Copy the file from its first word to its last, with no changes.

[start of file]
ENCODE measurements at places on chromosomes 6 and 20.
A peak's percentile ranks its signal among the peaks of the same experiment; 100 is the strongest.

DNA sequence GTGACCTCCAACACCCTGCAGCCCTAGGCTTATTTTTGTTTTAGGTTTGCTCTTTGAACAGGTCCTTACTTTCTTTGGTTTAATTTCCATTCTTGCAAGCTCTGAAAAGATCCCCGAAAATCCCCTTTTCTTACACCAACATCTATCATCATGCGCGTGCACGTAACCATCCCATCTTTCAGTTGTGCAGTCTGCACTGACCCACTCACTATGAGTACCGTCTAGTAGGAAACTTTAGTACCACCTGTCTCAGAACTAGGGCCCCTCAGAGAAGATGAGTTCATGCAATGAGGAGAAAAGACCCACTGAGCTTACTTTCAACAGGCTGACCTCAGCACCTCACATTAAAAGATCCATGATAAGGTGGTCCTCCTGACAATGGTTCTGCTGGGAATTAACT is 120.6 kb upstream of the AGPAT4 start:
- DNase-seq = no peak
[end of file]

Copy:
ENCODE measurements at places on chromosomes 6 and 20.
A peak's percentile ranks its signal among the peaks of the same experiment; 100 is the strongest.

DNA sequence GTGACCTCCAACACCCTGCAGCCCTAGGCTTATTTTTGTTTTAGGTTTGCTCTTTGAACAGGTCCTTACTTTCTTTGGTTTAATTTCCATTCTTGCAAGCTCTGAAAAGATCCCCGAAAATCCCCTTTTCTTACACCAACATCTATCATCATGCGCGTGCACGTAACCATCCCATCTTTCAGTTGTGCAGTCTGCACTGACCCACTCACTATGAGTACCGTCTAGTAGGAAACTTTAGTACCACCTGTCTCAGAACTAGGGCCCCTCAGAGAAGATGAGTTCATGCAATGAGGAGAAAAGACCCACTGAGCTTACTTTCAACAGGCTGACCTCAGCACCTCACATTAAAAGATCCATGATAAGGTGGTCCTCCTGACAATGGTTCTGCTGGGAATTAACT is 120.6 kb upstream of the AGPAT4 start:
- DNase-seq = no peak